On the shelf: Fire Season by Philip Connors

Sunday, 17 July 2011

Fire season is the pits when you are a TV journo working near a national forest. When I worked in Oregon, it was the same thing. You could spend weeks out near the fire line updating people on how close the flames were getting to homes and watching fire crews work like the wind to contain a raging beast.

When I did my first stint at WATE seven years ago, a photog and I went up in a black hawk helicopter with the then-governor of Tennessee, Don Sundquist (I think he was in office ,..wow my memory is getting bad) to survey forest fire damage. The Army guys had taken the door off of the left side of the chopper for better viewing.  I had a coat on and gloves but man it was freezing!

The flight pattern over the disaster included a few dips so we were almost on our side looking over the charred land through the open door. The photographer with me was so scared that he'd drop his camera out of the helicopter that he strapped himself and his gear in. He could barely move. We didn't capture the greatest video that day but the assignment left such an impression on me. Fire in a forest is a powerful, destructive, deadly force best noted from an aerial position.

One of the warriors against such disasters is author Philip Connors. He is a fire watcher in New Mexico. During the summer months he packs up his gear, leaves his wife and sets out with his dog to a remote camp with a cabin, cistern for water and a massive fire tower where he watches for smoke from nine to six everyday. His book is called Fire Season (2011) and gives an account of his job role which is certainly countercultural but essential for the life of our ecosystem.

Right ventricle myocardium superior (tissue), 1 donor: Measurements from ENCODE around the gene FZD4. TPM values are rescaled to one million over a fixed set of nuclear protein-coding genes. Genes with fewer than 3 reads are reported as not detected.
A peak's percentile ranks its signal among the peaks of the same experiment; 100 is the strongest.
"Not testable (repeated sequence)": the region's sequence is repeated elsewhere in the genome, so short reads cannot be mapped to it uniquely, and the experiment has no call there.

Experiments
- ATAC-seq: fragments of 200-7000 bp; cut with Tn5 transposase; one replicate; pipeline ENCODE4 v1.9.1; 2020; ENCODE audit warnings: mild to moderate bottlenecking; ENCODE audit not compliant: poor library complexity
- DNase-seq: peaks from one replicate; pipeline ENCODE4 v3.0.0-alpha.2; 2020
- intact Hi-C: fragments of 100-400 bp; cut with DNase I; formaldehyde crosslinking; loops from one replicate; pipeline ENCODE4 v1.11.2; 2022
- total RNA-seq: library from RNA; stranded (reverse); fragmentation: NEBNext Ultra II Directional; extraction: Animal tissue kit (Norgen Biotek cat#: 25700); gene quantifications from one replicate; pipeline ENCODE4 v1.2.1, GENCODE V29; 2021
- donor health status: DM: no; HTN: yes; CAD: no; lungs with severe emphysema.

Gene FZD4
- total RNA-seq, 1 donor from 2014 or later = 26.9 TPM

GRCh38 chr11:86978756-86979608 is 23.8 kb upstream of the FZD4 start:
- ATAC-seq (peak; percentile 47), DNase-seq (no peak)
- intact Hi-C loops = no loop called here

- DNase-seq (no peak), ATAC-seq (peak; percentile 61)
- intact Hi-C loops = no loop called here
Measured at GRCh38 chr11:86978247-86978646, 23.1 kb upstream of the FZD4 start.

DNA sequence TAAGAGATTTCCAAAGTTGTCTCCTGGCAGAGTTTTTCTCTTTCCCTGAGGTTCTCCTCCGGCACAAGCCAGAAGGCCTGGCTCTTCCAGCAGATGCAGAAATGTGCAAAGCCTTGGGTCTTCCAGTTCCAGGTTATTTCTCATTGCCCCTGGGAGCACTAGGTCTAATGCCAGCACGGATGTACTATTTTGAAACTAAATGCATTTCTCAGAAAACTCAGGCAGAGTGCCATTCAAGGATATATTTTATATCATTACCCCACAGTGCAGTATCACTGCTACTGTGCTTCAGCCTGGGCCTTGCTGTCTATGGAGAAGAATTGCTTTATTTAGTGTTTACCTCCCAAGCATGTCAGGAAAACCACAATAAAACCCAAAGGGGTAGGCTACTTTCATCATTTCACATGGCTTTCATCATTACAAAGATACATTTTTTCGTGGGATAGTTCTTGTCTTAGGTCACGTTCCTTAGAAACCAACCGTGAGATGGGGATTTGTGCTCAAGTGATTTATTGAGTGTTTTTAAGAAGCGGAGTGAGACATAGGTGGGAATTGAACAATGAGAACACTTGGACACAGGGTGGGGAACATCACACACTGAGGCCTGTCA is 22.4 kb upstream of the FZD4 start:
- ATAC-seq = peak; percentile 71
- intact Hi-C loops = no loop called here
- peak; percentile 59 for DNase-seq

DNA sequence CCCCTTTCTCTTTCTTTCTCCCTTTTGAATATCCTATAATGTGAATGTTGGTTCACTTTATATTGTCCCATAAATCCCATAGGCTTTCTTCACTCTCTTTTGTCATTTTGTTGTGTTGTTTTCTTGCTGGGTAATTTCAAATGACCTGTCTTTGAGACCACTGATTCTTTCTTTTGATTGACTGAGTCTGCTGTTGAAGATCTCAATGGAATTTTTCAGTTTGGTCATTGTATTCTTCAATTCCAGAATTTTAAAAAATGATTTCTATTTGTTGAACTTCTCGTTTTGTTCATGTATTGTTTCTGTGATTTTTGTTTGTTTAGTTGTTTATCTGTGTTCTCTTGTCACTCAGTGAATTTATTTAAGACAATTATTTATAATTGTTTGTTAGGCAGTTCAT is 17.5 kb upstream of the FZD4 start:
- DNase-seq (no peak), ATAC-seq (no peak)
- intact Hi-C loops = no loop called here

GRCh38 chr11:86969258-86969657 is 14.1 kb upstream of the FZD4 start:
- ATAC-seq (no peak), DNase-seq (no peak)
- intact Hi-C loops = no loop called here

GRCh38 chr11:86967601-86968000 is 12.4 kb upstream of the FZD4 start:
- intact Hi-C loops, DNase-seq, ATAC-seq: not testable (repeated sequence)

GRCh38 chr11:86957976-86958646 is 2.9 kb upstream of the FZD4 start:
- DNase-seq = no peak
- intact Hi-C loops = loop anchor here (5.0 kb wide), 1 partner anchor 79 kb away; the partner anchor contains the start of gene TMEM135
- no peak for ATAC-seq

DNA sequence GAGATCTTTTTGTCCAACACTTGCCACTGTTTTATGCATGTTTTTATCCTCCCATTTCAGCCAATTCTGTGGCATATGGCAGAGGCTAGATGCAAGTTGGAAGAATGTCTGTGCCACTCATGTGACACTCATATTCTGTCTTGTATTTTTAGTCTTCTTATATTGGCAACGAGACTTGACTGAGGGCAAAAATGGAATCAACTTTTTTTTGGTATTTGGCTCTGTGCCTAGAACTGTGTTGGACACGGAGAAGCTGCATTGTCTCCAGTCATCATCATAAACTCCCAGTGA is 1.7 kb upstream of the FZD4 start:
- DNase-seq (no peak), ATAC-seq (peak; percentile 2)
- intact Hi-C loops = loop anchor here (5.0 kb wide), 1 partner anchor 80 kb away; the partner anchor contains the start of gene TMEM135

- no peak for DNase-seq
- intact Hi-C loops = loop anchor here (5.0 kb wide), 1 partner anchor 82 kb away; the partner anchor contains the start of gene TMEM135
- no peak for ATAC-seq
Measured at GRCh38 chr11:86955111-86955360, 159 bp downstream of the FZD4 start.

Connors admits that people think he is strange. He gets completely jazzed about his sojourn into the forest, hiking seven miles from where he parks his truck which is driven many more miles on dirt roads to reach civilization. He knows the lay of the land like the back of his hand after many years of fire watching. I love the accounts of him sometimes literally running into nature during hikes with his dogs.

The most interesting aspect of the book to me is Connors' dissection of solitude. As a Cancerian (star sign) I can be typical when it comes to time in my shell. I adore hours of laying in bed alone reading, not checking email or answering the phone... but it must take a special person to live in silence except for a few radio transmissions daily for months.

Could you be a fire watcher? I imagine could make it for one season but there would be serious withdrawal from social media. I understand there's no Wifi at 10,000 feet above sea level in a fire tower...

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